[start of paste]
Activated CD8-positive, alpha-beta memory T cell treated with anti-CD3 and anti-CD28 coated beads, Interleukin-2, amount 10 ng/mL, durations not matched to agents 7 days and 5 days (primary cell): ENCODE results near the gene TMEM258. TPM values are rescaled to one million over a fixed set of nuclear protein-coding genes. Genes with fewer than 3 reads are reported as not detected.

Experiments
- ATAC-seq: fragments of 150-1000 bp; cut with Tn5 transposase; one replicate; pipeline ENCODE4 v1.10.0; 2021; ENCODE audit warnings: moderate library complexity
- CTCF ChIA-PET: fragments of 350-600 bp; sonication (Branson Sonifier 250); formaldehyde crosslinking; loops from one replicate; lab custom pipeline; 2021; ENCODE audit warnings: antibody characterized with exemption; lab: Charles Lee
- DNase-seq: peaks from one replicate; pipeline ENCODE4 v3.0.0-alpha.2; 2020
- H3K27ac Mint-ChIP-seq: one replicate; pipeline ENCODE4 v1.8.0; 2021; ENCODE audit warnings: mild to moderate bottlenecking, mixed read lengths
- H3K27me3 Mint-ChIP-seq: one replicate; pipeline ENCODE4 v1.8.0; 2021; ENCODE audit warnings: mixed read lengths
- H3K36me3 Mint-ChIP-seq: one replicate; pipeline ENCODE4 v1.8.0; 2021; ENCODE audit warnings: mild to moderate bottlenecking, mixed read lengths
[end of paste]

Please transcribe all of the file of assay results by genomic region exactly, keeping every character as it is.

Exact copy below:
Activated CD8-positive, alpha-beta memory T cell treated with anti-CD3 and anti-CD28 coated beads, Interleukin-2, amount 10 ng/mL, durations not matched to agents 7 days and 5 days (primary cell): ENCODE results near the gene TMEM258. TPM values are rescaled to one million over a fixed set of nuclear protein-coding genes. Genes with fewer than 3 reads are reported as not detected.

Experiments
- ATAC-seq: fragments of 150-1000 bp; cut with Tn5 transposase; one replicate; pipeline ENCODE4 v1.10.0; 2021; ENCODE audit warnings: moderate library complexity
- CTCF ChIA-PET: fragments of 350-600 bp; sonication (Branson Sonifier 250); formaldehyde crosslinking; loops from one replicate; lab custom pipeline; 2021; ENCODE audit warnings: antibody characterized with exemption; lab: Charles Lee
- DNase-seq: peaks from one replicate; pipeline ENCODE4 v3.0.0-alpha.2; 2020
- H3K27ac Mint-ChIP-seq: one replicate; pipeline ENCODE4 v1.8.0; 2021; ENCODE audit warnings: mild to moderate bottlenecking, mixed read lengths
- H3K27me3 Mint-ChIP-seq: one replicate; pipeline ENCODE4 v1.8.0; 2021; ENCODE audit warnings: mixed read lengths
- H3K36me3 Mint-ChIP-seq: one replicate; pipeline ENCODE4 v1.8.0; 2021; ENCODE audit warnings: mild to moderate bottlenecking, mixed read lengths